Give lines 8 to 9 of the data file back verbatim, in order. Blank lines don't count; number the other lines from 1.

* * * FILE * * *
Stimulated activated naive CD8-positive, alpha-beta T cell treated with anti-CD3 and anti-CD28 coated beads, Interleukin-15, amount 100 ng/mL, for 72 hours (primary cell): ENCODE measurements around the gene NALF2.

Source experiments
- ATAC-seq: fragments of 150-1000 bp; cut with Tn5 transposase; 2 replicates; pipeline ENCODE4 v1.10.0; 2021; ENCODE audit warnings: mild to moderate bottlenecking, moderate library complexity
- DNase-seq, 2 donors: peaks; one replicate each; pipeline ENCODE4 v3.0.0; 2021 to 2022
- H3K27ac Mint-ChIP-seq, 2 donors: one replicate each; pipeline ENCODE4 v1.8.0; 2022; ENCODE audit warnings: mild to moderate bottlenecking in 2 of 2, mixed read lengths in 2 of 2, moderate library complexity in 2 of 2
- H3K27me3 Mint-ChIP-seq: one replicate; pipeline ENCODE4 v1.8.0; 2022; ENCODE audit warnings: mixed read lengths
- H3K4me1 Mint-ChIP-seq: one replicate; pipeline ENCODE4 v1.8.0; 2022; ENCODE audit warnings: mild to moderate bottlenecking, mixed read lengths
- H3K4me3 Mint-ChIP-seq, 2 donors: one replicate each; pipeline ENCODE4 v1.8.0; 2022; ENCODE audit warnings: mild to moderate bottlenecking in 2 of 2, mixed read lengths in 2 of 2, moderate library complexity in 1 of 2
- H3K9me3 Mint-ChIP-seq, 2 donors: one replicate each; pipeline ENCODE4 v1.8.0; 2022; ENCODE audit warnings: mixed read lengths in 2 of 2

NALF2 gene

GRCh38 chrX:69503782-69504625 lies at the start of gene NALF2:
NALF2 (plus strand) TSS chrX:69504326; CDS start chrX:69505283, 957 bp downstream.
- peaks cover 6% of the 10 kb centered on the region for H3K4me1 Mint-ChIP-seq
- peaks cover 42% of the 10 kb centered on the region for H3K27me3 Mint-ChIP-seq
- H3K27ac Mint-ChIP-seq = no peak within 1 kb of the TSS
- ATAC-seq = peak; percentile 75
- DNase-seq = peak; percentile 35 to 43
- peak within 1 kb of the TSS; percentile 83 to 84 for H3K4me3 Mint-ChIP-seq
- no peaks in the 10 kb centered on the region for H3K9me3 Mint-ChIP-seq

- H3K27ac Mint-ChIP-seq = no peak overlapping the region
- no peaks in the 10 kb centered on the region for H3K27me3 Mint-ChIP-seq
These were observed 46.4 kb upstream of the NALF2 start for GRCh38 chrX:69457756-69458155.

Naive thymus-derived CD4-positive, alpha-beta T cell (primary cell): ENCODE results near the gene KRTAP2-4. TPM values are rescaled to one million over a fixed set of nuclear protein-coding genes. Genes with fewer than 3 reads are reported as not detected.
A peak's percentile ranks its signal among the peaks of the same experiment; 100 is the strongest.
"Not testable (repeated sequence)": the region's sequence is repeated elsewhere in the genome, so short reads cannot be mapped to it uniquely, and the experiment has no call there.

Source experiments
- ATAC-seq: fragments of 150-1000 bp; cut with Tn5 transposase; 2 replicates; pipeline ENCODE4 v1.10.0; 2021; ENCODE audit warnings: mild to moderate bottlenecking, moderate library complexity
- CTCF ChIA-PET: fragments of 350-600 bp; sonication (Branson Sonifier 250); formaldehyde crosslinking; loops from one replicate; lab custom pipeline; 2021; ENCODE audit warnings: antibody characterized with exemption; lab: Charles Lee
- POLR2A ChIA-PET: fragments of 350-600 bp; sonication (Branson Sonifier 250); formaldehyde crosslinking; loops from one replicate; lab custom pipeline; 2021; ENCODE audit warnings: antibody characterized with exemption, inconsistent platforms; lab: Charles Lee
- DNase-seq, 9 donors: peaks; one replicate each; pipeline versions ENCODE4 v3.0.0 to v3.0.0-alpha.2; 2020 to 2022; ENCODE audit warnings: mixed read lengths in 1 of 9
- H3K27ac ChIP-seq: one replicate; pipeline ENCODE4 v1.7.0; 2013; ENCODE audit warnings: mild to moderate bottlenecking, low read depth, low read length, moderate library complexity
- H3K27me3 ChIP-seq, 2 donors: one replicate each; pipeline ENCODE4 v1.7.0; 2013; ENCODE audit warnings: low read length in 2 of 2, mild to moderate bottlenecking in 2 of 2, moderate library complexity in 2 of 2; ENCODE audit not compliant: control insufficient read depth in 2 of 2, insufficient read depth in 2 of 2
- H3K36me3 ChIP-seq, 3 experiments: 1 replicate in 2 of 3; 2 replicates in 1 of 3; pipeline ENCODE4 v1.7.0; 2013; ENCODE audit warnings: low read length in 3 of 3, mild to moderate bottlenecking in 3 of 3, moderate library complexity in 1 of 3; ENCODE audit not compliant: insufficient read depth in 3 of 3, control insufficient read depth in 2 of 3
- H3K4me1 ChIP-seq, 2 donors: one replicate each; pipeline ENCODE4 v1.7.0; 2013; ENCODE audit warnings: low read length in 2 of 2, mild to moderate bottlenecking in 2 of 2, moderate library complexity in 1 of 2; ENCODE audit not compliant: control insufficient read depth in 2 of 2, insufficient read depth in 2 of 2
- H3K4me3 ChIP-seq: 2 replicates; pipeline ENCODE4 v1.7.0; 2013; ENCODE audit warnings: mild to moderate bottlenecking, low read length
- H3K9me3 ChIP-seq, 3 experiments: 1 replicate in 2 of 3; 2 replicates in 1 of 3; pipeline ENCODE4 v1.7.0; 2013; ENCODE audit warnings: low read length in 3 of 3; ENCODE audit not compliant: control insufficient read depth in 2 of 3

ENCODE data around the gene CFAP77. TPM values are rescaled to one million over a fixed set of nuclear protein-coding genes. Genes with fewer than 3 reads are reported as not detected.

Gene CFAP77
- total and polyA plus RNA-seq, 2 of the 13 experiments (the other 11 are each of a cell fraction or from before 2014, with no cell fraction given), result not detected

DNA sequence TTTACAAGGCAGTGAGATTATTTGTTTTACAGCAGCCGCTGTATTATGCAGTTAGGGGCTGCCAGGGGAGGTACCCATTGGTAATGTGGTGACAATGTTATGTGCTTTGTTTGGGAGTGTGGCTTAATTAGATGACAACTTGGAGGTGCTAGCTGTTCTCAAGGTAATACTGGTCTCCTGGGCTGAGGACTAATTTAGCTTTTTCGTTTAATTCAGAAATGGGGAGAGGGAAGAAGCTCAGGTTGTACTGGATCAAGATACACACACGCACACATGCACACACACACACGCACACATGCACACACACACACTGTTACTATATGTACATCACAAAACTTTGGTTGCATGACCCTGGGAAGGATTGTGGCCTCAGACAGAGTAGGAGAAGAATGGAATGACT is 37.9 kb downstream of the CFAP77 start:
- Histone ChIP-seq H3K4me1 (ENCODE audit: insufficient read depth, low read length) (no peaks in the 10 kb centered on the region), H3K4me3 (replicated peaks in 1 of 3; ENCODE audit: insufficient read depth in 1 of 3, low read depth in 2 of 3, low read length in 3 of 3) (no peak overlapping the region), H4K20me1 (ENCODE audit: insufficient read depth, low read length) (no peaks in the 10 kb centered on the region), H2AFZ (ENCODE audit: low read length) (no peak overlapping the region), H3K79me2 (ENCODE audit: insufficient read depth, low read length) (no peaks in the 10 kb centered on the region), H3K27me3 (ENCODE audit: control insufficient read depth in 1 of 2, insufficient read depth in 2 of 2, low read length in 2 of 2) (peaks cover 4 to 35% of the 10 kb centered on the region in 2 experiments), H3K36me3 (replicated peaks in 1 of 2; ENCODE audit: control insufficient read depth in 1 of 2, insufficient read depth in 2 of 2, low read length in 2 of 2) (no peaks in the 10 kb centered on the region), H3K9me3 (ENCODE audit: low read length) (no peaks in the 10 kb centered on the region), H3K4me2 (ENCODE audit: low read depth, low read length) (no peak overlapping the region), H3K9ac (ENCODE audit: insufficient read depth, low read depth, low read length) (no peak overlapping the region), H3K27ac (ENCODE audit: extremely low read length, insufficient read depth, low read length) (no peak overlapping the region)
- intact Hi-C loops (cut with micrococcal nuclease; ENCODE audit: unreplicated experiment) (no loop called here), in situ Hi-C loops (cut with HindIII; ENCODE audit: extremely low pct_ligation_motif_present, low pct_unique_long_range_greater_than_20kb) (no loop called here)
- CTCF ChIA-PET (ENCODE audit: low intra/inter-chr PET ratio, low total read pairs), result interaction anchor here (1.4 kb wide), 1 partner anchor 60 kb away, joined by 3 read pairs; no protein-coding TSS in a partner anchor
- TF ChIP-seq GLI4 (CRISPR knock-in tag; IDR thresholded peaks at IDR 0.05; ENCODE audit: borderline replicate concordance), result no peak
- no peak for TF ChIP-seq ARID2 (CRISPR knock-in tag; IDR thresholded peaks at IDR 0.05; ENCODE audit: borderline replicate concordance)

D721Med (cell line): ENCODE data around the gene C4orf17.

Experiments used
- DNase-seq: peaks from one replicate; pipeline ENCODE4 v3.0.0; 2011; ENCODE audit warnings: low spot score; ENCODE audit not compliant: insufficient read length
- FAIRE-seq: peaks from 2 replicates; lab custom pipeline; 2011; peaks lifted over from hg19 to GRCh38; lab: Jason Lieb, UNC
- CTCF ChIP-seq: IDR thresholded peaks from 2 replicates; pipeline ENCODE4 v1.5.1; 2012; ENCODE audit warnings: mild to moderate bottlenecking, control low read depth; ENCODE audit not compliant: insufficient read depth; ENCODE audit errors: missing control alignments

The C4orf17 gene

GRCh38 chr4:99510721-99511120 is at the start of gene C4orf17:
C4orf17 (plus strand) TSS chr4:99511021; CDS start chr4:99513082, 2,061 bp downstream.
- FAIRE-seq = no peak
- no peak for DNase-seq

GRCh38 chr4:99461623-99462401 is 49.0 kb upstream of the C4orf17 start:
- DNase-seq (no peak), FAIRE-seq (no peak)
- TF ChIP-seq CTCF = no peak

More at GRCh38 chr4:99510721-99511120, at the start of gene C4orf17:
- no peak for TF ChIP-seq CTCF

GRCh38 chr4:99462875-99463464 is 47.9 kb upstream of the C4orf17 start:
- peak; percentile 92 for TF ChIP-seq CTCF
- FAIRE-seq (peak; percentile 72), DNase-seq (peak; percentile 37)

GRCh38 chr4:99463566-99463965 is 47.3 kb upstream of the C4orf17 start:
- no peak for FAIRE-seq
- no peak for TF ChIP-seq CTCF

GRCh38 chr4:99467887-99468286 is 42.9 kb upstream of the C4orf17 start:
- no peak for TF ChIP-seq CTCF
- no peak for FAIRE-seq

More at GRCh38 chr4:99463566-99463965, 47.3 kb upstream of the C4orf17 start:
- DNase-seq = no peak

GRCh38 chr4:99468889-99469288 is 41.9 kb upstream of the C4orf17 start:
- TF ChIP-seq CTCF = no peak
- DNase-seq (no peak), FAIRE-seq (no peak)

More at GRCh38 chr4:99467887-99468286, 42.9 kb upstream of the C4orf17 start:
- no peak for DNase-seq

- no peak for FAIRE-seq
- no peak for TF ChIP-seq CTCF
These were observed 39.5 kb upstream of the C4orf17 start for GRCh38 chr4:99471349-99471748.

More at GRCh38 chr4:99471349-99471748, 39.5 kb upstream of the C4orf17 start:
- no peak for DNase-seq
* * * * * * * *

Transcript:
- H3K4me3 Mint-ChIP-seq, 2 donors: one replicate each; pipeline ENCODE4 v1.8.0; 2022; ENCODE audit warnings: mild to moderate bottlenecking in 2 of 2, mixed read lengths in 2 of 2, moderate library complexity in 1 of 2
- H3K9me3 Mint-ChIP-seq, 2 donors: one replicate each; pipeline ENCODE4 v1.8.0; 2022; ENCODE audit warnings: mixed read lengths in 2 of 2